One of the tragedies of our modern world is how cut off most us are from all of this. We are Nature and Nature is us. Connection to the world that we are part of is an essential human need that is not nurtured in modern society. This disconnect is the major reason why modern humanity is so out of balance in body, heart, mind and spirit. It is also why we hang on the edge of a global ecological catastrophe.
One of the fundamental characteristics of indigenous cultures is their connection to the Land where they live. They recognized that as human beings we are one strand of a web of connection and interdependence that includes the rocks, plants, animals, humans, landscape, weather and other beings that inhabit the Land where we live. This rootedness in the Land where we live is essential to who we are.
We can not erase our history. No matter who we are we all have indigenous roots. However, in the modern world very few of us live in the Land where our indigenous ancestors lived. Those who still do have often suffered the weakening or loss of their traditions under the onslaught of imperialist and modern cultures. Nevertheless, we all live somewhere. If we nourish our relationship with the Land where we live the Land and it's inhabitants will speak back to us. This is something that anyone who wishes to live a healthy, harmonious life must realize. Health is not about taking drugs or supplements or herbs. Nor is it about eating the right foods. Health is a state of being in right relationship with the World.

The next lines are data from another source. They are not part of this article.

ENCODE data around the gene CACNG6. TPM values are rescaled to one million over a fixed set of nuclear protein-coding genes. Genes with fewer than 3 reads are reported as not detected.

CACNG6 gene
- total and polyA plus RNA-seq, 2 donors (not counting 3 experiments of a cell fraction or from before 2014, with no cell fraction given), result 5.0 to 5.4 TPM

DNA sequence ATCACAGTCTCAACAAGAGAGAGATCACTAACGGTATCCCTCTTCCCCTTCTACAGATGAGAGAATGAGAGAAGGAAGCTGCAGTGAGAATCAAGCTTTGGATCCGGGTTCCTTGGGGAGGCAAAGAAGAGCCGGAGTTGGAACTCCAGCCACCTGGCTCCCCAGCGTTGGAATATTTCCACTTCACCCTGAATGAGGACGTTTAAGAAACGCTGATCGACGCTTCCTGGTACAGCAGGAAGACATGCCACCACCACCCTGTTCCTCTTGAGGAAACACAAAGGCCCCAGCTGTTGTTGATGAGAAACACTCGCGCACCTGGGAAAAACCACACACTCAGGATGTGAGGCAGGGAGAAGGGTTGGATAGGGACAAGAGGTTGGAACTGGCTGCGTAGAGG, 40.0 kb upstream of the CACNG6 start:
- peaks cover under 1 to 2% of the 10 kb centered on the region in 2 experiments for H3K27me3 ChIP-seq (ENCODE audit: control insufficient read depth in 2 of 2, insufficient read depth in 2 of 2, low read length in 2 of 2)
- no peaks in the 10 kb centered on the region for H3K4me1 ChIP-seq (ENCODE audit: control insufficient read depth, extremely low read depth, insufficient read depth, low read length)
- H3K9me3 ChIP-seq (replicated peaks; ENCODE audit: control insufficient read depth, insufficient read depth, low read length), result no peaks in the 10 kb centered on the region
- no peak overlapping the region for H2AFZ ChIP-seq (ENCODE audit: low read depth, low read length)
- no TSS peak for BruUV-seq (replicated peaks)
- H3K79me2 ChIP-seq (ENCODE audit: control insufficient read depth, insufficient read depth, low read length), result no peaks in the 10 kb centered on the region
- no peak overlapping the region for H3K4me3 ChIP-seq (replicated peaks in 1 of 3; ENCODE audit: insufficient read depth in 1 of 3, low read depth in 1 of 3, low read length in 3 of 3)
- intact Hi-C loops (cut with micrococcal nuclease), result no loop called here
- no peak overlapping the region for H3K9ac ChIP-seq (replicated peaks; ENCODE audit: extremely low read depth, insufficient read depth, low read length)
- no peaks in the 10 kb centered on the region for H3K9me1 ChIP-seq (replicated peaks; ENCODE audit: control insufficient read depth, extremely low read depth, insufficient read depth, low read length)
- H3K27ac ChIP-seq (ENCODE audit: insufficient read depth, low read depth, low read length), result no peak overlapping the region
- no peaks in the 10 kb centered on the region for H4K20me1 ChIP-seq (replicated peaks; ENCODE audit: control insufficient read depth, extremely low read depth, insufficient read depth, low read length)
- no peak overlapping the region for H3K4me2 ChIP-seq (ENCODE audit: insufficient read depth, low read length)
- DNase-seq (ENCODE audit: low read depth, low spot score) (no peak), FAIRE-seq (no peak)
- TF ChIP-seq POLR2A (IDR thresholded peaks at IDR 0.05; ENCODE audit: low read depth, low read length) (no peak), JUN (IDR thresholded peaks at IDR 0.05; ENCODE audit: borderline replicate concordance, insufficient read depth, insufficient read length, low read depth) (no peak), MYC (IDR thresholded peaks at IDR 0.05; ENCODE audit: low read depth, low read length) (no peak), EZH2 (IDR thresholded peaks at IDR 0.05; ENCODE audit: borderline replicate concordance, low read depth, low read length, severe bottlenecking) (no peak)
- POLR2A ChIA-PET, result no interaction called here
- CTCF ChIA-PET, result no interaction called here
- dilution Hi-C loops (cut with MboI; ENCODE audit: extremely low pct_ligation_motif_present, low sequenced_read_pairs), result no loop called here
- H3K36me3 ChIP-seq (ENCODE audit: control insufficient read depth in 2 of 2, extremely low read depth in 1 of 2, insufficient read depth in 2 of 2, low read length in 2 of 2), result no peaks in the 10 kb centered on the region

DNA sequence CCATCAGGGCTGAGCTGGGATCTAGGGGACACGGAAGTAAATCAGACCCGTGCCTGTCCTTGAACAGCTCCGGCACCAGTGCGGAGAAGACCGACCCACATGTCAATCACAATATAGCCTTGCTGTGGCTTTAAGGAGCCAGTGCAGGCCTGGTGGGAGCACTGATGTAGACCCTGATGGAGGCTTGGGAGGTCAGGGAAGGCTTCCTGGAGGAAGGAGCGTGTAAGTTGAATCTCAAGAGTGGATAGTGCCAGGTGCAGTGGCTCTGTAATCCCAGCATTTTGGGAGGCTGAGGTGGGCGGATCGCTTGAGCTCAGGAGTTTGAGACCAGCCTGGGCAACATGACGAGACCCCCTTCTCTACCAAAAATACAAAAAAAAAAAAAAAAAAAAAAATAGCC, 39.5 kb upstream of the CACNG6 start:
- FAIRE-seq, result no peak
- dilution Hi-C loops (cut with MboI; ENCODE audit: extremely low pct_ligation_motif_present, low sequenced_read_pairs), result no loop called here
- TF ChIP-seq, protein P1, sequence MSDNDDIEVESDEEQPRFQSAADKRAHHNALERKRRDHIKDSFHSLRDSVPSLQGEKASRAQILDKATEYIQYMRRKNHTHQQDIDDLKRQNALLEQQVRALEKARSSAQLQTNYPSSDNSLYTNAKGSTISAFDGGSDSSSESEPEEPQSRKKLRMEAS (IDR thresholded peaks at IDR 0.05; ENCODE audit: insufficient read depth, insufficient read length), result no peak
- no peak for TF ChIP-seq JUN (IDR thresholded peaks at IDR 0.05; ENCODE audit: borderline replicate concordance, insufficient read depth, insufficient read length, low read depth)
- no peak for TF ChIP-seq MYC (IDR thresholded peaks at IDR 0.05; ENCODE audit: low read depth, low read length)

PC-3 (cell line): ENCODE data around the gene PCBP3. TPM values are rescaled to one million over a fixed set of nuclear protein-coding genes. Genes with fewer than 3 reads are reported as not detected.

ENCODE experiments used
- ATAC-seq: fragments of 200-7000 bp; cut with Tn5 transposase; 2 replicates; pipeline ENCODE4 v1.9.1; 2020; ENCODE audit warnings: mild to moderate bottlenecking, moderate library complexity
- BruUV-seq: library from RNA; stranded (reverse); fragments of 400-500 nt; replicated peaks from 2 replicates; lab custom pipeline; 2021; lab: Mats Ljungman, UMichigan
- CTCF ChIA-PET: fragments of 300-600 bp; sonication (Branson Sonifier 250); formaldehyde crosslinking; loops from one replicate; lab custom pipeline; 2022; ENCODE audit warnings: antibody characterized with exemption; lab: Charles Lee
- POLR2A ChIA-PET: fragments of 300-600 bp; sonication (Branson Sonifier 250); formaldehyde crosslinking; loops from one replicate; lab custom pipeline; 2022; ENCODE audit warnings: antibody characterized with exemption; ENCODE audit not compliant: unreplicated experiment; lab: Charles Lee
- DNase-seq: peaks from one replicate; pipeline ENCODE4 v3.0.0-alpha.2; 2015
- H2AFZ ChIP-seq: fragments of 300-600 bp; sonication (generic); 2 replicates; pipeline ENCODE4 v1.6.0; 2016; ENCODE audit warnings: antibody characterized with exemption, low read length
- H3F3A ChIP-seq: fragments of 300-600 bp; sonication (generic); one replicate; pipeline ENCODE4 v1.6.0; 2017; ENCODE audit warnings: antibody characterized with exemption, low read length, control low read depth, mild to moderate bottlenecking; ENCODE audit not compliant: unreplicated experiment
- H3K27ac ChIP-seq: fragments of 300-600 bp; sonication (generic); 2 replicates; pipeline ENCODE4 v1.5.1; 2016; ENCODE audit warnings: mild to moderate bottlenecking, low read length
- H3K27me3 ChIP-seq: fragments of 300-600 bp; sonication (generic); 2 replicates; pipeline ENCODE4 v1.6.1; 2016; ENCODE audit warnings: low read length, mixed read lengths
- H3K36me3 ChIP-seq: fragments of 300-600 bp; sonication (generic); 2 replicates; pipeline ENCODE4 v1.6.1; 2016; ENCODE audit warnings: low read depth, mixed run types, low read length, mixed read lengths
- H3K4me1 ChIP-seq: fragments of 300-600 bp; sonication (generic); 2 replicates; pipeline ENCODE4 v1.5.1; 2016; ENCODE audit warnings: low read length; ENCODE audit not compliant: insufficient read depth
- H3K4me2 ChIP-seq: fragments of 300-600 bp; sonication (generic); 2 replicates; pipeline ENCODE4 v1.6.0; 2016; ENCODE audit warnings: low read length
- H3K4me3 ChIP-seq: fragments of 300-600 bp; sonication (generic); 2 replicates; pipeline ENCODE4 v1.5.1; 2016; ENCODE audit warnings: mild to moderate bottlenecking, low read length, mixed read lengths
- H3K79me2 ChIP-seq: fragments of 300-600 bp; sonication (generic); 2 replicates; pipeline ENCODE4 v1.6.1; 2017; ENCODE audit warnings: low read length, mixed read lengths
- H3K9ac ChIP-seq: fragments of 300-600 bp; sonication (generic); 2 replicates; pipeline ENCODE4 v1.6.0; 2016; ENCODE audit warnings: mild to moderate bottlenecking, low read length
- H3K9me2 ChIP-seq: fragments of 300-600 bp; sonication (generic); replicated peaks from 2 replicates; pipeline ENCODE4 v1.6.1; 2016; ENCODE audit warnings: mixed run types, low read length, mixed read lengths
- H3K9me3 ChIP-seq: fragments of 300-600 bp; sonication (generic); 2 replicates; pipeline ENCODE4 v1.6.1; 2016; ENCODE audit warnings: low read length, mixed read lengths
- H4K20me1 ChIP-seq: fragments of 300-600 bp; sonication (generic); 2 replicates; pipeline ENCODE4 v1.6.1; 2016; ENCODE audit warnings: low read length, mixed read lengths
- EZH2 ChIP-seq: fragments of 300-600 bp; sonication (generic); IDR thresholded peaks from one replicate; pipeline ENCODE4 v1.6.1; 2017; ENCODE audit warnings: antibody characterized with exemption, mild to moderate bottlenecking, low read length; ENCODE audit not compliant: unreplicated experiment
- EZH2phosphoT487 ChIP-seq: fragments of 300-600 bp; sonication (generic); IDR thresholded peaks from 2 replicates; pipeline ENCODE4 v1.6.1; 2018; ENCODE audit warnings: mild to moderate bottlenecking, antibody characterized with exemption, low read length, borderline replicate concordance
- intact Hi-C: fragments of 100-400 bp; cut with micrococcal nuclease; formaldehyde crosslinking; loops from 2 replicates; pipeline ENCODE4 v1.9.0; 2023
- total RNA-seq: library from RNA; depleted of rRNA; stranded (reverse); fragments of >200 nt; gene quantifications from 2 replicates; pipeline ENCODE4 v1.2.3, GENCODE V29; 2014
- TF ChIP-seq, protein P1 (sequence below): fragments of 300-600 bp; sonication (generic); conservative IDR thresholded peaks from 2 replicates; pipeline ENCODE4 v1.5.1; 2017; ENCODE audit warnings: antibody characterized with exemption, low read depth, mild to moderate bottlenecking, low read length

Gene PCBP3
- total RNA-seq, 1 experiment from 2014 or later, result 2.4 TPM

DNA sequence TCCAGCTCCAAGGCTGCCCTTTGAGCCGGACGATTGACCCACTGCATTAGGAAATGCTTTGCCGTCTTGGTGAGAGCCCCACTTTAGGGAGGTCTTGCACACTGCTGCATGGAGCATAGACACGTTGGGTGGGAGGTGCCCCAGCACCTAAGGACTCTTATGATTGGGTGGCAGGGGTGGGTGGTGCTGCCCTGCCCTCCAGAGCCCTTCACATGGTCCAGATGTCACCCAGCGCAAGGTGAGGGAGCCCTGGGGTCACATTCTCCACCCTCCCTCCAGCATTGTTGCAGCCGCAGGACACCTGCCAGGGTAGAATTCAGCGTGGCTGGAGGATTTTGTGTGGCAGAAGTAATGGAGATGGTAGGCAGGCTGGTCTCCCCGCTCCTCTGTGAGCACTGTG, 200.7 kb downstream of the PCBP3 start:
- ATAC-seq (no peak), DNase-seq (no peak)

One of the things that traditional peoples know is that everything is interconnected. Whenever one person – human or other-than-human – or aspect of the World is out of balance it is all out of balance. Healing isn't just a personal journey.